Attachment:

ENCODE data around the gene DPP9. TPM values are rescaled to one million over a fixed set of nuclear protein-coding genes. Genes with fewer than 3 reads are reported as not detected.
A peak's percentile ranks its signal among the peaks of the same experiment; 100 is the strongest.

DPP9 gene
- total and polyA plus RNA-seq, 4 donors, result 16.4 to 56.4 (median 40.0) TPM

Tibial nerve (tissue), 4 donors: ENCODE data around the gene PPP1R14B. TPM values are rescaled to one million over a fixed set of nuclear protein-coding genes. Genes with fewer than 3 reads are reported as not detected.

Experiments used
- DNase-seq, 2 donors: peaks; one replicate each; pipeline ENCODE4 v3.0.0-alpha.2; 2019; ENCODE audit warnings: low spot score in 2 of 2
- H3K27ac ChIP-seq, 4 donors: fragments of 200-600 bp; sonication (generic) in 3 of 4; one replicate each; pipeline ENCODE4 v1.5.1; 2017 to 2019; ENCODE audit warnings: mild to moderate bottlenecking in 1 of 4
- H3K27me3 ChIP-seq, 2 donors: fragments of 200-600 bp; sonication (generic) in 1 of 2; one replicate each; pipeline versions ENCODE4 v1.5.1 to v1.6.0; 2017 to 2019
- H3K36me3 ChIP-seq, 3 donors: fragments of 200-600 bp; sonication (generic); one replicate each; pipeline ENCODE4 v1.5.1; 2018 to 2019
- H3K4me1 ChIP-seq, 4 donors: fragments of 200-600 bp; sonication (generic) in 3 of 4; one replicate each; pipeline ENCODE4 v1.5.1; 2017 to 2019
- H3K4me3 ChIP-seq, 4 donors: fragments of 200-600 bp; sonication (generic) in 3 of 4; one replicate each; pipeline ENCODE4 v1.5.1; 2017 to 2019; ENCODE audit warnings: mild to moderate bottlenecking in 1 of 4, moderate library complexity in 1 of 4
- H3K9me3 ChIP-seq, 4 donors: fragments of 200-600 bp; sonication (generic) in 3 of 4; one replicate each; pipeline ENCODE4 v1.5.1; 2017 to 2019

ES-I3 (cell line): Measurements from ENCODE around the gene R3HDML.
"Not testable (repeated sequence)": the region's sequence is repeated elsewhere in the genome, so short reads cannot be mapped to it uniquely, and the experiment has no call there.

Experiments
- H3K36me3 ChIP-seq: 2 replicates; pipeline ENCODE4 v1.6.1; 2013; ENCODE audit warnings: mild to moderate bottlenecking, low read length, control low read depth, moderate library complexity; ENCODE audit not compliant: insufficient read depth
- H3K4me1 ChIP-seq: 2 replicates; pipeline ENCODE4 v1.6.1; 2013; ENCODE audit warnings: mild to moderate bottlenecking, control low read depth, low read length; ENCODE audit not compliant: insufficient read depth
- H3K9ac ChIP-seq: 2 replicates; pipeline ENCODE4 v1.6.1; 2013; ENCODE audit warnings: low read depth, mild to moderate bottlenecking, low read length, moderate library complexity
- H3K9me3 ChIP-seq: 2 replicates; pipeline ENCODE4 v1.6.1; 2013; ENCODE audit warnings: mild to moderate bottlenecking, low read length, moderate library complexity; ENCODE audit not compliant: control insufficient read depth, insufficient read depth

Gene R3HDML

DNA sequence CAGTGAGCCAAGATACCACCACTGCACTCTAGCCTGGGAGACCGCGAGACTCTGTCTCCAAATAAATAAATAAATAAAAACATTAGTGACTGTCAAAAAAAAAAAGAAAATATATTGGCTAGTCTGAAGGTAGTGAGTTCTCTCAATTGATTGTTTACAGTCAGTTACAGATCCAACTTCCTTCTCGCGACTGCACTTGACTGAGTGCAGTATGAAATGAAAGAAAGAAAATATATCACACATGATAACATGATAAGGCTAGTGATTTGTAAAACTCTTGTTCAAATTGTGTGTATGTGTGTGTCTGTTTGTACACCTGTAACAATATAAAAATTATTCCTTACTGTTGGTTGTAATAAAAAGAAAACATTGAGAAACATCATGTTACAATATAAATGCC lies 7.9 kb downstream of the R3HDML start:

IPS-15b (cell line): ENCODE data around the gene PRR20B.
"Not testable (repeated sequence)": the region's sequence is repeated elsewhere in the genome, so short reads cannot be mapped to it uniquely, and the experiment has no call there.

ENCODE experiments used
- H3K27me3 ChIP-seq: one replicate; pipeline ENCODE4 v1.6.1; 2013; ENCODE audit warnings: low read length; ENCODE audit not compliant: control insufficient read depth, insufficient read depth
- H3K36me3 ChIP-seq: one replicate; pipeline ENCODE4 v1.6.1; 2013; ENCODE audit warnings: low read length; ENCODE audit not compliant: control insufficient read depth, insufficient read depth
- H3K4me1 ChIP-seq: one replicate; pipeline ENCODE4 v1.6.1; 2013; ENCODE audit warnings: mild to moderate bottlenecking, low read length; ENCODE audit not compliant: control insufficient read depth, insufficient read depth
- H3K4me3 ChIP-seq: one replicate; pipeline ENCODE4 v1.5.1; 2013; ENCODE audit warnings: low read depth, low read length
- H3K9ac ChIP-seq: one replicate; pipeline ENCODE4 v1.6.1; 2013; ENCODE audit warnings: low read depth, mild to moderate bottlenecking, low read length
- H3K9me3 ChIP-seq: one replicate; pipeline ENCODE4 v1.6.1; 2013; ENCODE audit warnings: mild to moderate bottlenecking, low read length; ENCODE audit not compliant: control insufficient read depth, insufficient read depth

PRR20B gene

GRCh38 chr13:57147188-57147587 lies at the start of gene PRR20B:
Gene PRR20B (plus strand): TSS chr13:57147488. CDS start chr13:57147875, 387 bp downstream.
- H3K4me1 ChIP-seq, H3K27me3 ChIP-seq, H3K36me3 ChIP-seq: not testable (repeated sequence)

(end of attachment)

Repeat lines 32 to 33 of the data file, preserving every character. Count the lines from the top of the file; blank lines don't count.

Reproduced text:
PRR20B gene

GRCh38 chr13:57147188-57147587 lies at the start of gene PRR20B: